etcd gateway, when to use it, and how to set it up
etcd gateway is a simple TCP proxy that forwards network data to the etcd cluster. The gateway is stateless and transparent; it neither inspects client requests nor interferes with cluster responses. It does not terminate TLS connections, do TLS handshakes on behalf of its clients, or verify if the connection is secured.
The gateway supports multiple etcd server endpoints and works on a simple round-robin policy. It only routes to available endpoints and hides failures from its clients. Other retry policies, such as weighted round-robin, may be supported in the future.
Every application that accesses etcd must first have the address of an etcd cluster client endpoint. If multiple applications on the same server access the same etcd cluster, every application still needs to know the advertised client endpoints of the etcd cluster. If the etcd cluster is reconfigured to have different endpoints, every application may also need to update its endpoint list. This wide-scale reconfiguration is both tedious and error prone.
etcd gateway solves this problem by serving as a stable local endpoint. A typical etcd gateway configuration has each machine running a gateway listening on a local address and every etcd application connecting to its local gateway. The upshot is only the gateway needs to update its endpoints instead of updating each and every application.
In summary, to automatically propagate cluster endpoint changes, the etcd gateway runs on every machine serving multiple applications accessing the same etcd cluster.
The gateway is not designed for improving etcd cluster performance. It does not provide caching, watch coalescing or batching. The etcd team is developing a caching proxy designed for improving cluster scalability.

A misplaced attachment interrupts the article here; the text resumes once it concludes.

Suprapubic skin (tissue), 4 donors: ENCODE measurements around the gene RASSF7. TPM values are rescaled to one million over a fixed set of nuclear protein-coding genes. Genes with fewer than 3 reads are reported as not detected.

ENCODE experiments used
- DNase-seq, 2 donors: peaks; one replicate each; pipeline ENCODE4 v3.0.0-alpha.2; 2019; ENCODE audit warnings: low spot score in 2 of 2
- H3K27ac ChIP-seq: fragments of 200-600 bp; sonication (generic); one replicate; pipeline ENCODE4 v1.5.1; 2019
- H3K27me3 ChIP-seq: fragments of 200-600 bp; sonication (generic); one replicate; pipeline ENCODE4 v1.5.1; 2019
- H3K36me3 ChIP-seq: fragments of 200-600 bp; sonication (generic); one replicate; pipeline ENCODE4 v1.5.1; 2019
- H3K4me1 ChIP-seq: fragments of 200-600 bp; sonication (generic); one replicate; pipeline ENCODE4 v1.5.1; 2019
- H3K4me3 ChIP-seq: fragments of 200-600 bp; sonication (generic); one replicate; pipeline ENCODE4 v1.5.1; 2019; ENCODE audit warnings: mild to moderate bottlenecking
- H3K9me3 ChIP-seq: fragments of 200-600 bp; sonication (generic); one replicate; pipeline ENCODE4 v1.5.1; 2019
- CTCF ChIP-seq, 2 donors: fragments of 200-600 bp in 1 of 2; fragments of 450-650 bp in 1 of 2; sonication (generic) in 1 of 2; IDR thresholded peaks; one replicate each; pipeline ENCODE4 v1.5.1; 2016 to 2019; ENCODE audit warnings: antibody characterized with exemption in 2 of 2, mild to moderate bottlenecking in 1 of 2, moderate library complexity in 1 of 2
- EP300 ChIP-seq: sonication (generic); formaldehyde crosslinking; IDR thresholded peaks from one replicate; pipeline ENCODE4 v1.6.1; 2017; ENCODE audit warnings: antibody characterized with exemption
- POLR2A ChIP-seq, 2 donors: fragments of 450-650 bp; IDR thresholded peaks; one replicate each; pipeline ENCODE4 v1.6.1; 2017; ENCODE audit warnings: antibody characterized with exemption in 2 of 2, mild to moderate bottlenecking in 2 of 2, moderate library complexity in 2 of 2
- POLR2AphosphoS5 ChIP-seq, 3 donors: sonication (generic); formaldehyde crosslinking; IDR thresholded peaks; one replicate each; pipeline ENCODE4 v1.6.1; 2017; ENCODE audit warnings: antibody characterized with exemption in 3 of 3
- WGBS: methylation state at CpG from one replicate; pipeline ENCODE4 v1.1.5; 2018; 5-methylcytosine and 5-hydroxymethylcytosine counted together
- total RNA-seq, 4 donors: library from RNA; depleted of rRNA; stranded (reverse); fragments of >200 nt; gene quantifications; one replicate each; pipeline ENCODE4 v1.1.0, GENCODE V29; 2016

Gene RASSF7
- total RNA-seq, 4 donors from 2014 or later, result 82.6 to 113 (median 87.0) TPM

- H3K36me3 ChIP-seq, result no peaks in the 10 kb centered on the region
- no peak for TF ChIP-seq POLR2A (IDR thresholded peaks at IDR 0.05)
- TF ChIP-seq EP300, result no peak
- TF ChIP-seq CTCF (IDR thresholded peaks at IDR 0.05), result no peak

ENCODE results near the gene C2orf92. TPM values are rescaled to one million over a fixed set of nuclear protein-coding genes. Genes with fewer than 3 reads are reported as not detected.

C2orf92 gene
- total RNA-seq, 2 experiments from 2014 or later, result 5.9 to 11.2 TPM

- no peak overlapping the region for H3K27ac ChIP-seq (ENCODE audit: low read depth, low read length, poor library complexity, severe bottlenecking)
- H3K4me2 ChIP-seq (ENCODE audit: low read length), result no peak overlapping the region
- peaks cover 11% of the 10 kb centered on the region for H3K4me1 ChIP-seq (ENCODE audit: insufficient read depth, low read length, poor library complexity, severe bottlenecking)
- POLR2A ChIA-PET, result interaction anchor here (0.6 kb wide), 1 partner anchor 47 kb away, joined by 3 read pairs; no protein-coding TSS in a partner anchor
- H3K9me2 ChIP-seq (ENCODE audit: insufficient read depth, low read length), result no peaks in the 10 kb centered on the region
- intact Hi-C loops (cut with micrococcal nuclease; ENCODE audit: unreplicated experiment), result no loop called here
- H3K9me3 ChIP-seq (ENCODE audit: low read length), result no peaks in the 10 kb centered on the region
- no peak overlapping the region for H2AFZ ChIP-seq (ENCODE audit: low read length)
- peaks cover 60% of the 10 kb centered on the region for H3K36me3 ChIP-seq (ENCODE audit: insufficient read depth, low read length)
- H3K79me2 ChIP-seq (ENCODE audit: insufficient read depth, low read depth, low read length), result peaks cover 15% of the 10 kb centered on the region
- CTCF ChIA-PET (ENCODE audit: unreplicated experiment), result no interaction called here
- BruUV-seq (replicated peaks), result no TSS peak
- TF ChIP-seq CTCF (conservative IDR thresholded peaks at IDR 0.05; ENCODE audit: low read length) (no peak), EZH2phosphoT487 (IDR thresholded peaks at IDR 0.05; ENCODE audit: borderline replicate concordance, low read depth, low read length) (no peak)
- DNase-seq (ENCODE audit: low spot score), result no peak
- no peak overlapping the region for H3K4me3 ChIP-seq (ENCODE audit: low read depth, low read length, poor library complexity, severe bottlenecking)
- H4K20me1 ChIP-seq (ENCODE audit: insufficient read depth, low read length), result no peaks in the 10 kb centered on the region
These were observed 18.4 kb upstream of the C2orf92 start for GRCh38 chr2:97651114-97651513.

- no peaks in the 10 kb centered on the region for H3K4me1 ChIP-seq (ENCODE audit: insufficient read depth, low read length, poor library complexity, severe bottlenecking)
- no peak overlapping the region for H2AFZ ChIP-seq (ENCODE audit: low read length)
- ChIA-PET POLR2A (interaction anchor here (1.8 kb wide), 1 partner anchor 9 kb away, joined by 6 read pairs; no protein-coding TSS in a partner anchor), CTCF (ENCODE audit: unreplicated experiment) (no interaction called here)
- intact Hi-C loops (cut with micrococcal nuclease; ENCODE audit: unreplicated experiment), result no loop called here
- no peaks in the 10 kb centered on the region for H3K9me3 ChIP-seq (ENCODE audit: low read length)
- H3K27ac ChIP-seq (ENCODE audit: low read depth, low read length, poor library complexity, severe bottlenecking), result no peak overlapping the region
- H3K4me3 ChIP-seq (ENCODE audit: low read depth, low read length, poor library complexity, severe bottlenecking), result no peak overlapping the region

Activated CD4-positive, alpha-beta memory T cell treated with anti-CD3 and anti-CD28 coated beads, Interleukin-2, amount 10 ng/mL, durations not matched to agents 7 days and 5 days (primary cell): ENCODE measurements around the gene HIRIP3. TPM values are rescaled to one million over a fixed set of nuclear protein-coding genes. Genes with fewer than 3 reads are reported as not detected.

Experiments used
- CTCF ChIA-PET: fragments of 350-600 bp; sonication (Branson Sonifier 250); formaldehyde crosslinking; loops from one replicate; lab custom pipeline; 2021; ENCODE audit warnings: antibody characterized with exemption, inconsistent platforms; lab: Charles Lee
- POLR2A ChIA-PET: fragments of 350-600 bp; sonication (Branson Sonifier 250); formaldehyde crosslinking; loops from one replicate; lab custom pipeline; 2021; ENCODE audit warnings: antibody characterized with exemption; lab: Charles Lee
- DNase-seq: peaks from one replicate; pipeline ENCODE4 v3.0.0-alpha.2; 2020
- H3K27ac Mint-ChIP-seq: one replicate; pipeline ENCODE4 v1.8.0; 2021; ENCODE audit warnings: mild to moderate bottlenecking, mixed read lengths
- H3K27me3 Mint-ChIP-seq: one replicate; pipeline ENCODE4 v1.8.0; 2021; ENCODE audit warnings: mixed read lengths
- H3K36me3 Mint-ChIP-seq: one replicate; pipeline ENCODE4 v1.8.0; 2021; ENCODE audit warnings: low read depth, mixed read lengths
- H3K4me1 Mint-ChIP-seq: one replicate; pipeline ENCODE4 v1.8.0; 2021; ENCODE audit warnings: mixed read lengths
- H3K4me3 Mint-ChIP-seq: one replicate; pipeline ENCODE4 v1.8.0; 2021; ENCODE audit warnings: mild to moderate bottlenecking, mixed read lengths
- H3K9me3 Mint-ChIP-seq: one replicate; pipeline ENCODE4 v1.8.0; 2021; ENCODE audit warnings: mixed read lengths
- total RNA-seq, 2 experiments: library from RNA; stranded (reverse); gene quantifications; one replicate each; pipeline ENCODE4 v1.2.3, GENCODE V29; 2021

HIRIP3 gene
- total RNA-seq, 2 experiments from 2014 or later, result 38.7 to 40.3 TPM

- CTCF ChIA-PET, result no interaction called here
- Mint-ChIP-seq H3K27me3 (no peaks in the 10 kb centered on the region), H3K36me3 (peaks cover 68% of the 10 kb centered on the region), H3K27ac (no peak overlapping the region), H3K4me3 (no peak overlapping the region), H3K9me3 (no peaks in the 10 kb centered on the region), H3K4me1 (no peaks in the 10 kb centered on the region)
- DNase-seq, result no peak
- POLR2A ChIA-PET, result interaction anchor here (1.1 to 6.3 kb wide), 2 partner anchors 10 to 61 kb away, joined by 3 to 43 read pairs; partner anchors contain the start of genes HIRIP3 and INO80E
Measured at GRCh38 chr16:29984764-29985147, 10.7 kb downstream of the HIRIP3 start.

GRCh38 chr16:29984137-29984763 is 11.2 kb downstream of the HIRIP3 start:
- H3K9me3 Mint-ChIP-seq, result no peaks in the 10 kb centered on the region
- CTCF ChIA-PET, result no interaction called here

Advanced cluster management systems like Kubernetes natively support service discovery. Applications can access an etcd cluster with a DNS name or a virtual IP address managed by the system. For example, kube-proxy is equivalent to etcd gateway.
Consider an etcd cluster with the following static endpoints:
Start the etcd gateway to use these static endpoints with the command:
$ etcd gateway start --endpoints=infra0.example.com,infra1.example.com,infra2.example.com 2016-08-16 11:21:18.867350 I | tcpproxy: ready to proxy client requests to [...]
Alternatively, if using DNS for service discovery, consider the DNS SRV entries:
$ dig +noall +answer SRV _etcd-client._tcp.example.com _etcd-client._tcp.example.com. 300 IN SRV 0 0 2379 infra0.example.com. _etcd-client._tcp.example.com. 300 IN SRV 0 0 2379 infra1.example.com. _etcd-client._tcp.example.com. 300 IN SRV 0 0 2379 infra2.example.com.
$ dig +noall +answer infra0.example.com infra1.example.com infra2.example.com infra0.example.com. 300 IN A 10.0.1.10 infra1.example.com. 300 IN A 10.0.1.11 infra2.example.com. 300 IN A 10.0.1.12
Start the etcd gateway to fetch the endpoints from the DNS SRV entries with the command:
$ etcd gateway start --discovery-srv=example.com 2016-08-16 11:21:18.867350 I | tcpproxy: ready to proxy client requests to [...]
https://127.0.0.1:2379(gateway does not terminate TLS). Note that the gateway does not verify the HTTP schema or inspect the requests, it only forwards requests to the given endpoints.